TGP G1 Climax 07.21.17: Last Ride of a Legend, Part I

By Michael Melchor, Executive Editor

Welcome to The Gorilla Position’s coverage of this year’s New Japan Pro Wrestling G1 Climax tournament and thank you for joining us. Some disclaimers to get out of the way:

One, if you’re here for play-by-play, star ratings, or discussions about booking or finishes, you’re in the wrong house. What we discuss herein is the nuts and bolts of the tournament in so far as track records, career trajectories, and what it means for those involved. Second, this is a live event, not Game of Thrones. There are spoilers here insofar as results. We’re discussing results and what they mean as well, so if you haven’t watched it on NJPW World yet and want to come back afterward, we’re okay with that.

Block A returns to Korakuen Hall, a historic building for New Japan as a whole as well as the G1 Climax, for a second night. It is a crowd that will play a part in today’s action, beginning with the salute to a legend taking one last ride through the tournament.


Yuji Nagata is a legend in New Japan Pro Wrestling, having been with the company for a quarter of a century. He’s held every title New Japan has to offer (save for the Intercontinental and Jr. Heavyweight titles), but has only one G1 tournament cup to his credit, and that was 16 years ago. It was made known by Nagata that this would be his final G1 Climax tournament, and one of the stories to watch during this iteration is how Nagata makes his final mark. Nagata fell to the quickly rising YOSHI-HASHI during the opening, so he looks to rebound here against another storied performer.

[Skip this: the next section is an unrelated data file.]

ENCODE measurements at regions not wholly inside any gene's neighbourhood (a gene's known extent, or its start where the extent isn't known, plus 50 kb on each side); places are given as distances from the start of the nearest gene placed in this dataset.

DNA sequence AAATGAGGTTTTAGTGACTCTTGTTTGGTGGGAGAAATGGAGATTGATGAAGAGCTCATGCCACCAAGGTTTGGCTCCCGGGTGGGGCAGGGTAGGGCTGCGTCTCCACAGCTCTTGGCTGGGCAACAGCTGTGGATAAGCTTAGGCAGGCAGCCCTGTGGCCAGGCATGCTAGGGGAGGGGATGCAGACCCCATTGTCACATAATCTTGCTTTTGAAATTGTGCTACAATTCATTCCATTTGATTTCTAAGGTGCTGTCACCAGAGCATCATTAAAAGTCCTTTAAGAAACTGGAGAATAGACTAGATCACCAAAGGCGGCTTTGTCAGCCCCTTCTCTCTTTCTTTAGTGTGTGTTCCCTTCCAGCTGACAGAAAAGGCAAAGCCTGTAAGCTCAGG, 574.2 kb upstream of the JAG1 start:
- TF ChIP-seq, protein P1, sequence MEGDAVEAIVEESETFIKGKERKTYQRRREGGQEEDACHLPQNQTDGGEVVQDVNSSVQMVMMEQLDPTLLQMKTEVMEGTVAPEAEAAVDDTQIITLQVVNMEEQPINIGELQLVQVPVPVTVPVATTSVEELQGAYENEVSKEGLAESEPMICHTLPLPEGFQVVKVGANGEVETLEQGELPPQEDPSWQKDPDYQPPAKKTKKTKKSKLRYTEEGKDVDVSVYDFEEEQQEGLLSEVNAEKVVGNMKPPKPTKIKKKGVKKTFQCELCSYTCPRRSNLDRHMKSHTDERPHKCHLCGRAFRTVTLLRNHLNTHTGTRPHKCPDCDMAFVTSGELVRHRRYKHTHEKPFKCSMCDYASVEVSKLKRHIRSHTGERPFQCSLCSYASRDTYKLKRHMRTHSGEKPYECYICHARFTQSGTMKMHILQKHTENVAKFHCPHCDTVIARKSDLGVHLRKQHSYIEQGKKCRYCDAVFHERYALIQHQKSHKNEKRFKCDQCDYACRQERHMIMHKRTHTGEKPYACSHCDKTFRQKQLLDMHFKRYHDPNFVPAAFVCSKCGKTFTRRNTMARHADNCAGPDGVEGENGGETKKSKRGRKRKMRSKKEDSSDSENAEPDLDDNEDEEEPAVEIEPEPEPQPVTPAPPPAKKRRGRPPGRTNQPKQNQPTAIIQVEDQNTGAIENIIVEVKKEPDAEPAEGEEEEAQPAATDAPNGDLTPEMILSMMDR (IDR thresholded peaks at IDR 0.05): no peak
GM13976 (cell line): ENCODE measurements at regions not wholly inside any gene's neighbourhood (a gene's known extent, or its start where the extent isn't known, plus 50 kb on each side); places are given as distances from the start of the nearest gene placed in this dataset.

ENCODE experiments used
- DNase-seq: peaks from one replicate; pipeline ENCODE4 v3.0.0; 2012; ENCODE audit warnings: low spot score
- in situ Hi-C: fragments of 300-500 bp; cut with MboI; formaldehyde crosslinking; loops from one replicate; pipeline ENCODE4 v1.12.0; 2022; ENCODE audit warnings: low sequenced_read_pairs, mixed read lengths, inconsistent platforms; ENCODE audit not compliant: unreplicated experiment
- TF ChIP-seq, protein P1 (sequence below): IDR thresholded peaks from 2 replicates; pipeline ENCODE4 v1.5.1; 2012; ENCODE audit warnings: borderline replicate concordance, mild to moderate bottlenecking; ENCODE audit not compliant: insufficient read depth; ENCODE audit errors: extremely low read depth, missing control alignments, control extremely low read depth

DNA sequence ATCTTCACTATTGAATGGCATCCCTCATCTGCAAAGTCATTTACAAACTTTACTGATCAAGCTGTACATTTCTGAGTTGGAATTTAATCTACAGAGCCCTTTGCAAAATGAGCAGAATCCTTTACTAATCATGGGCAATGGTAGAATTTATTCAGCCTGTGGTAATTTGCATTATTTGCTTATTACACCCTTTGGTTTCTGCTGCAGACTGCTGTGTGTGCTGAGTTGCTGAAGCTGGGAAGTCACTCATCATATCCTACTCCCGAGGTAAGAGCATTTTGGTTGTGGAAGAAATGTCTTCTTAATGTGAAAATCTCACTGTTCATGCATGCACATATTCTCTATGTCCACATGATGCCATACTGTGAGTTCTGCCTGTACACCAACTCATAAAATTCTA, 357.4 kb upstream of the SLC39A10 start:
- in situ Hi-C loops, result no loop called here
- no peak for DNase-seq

In 2008, Hirooki Goto won his only G1 tournament cup and has been nearly as accomplished as Nagata in his 14-year tenure with the company. Nagata has an appreciative crowd on his side and puts up a vicious fight. Ultimately, Goto perseveres through the legend’s onslaught and scores 2 more points after pinning Nagata off of the GTR. The crowd wanted Nagata to score another win (and don’t be surprised if it happens before the end of the tournament), but it was not to be on this night. Nagata’s excellent performance, even in defeat, shows why the Korakuen crowd was on his side.

Togi Makabe and Tomohiro Ishii both look to rebound from losses suffered during night one. Both men are splitting G1 wins at 1-1, so this is somewhat of a “rubber match” between the two. Neither looks to fall in this crucial match as they charge in with their take-no-prisoners style. The lockup doesn’t last long before “The Stone Pitbull” and “The Unchained Gorilla” are throwing bombs and lariats galore. The name of the game for both men is power, which Makabe is more than willing to display.

It is merely a question of which man can survive so many hard hits – and the answer is Ishii, who scores 2 points and a pin after a brainbuster. Ishii regains some momentum going forward, while Makabe is finding himself in a deepening hole. This is the type of match that can make people question how “scripted” this sport can be.